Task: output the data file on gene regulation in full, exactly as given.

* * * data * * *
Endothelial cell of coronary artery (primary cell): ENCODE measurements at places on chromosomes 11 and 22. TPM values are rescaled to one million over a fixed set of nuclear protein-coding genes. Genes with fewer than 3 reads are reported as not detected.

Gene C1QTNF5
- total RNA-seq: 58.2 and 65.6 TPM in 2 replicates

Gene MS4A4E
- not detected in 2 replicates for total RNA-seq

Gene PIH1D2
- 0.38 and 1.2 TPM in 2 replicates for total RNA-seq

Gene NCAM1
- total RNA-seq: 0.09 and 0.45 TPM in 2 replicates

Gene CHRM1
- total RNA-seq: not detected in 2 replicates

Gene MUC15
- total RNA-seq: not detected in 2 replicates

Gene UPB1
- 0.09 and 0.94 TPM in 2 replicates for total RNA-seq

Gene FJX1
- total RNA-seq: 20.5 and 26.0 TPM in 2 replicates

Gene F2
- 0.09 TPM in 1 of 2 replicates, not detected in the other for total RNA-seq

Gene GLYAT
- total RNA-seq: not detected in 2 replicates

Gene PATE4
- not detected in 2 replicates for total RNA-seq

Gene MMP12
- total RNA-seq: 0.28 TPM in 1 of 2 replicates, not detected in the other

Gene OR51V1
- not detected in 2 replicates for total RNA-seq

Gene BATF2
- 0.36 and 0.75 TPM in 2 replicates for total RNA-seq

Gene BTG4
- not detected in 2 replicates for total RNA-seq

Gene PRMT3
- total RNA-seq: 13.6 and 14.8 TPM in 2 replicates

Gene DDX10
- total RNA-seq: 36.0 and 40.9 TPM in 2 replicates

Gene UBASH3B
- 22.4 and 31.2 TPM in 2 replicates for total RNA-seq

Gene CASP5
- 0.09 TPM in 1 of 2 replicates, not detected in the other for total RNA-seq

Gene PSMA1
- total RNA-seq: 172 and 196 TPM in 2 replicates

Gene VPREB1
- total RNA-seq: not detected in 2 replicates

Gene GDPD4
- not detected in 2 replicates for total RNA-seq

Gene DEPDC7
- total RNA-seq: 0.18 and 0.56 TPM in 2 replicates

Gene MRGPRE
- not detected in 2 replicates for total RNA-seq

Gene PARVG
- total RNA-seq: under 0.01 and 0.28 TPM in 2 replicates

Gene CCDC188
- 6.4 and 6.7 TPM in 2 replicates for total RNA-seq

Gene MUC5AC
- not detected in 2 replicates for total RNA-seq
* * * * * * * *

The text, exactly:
Endothelial cell of coronary artery (primary cell): ENCODE measurements at places on chromosomes 11 and 22. TPM values are rescaled to one million over a fixed set of nuclear protein-coding genes. Genes with fewer than 3 reads are reported as not detected.

Gene C1QTNF5
- total RNA-seq: 58.2 and 65.6 TPM in 2 replicates

Gene MS4A4E
- not detected in 2 replicates for total RNA-seq

Gene PIH1D2
- 0.38 and 1.2 TPM in 2 replicates for total RNA-seq

Gene NCAM1
- total RNA-seq: 0.09 and 0.45 TPM in 2 replicates

Gene CHRM1
- total RNA-seq: not detected in 2 replicates

Gene MUC15
- total RNA-seq: not detected in 2 replicates

Gene UPB1
- 0.09 and 0.94 TPM in 2 replicates for total RNA-seq

Gene FJX1
- total RNA-seq: 20.5 and 26.0 TPM in 2 replicates

Gene F2
- 0.09 TPM in 1 of 2 replicates, not detected in the other for total RNA-seq

Gene GLYAT
- total RNA-seq: not detected in 2 replicates

Gene PATE4
- not detected in 2 replicates for total RNA-seq

Gene MMP12
- total RNA-seq: 0.28 TPM in 1 of 2 replicates, not detected in the other

Gene OR51V1
- not detected in 2 replicates for total RNA-seq

Gene BATF2
- 0.36 and 0.75 TPM in 2 replicates for total RNA-seq

Gene BTG4
- not detected in 2 replicates for total RNA-seq

Gene PRMT3
- total RNA-seq: 13.6 and 14.8 TPM in 2 replicates

Gene DDX10
- total RNA-seq: 36.0 and 40.9 TPM in 2 replicates

Gene UBASH3B
- 22.4 and 31.2 TPM in 2 replicates for total RNA-seq

Gene CASP5
- 0.09 TPM in 1 of 2 replicates, not detected in the other for total RNA-seq

Gene PSMA1
- total RNA-seq: 172 and 196 TPM in 2 replicates

Gene VPREB1
- total RNA-seq: not detected in 2 replicates

Gene GDPD4
- not detected in 2 replicates for total RNA-seq

Gene DEPDC7
- total RNA-seq: 0.18 and 0.56 TPM in 2 replicates

Gene MRGPRE
- not detected in 2 replicates for total RNA-seq

Gene PARVG
- total RNA-seq: under 0.01 and 0.28 TPM in 2 replicates

Gene CCDC188
- 6.4 and 6.7 TPM in 2 replicates for total RNA-seq

Gene MUC5AC
- not detected in 2 replicates for total RNA-seq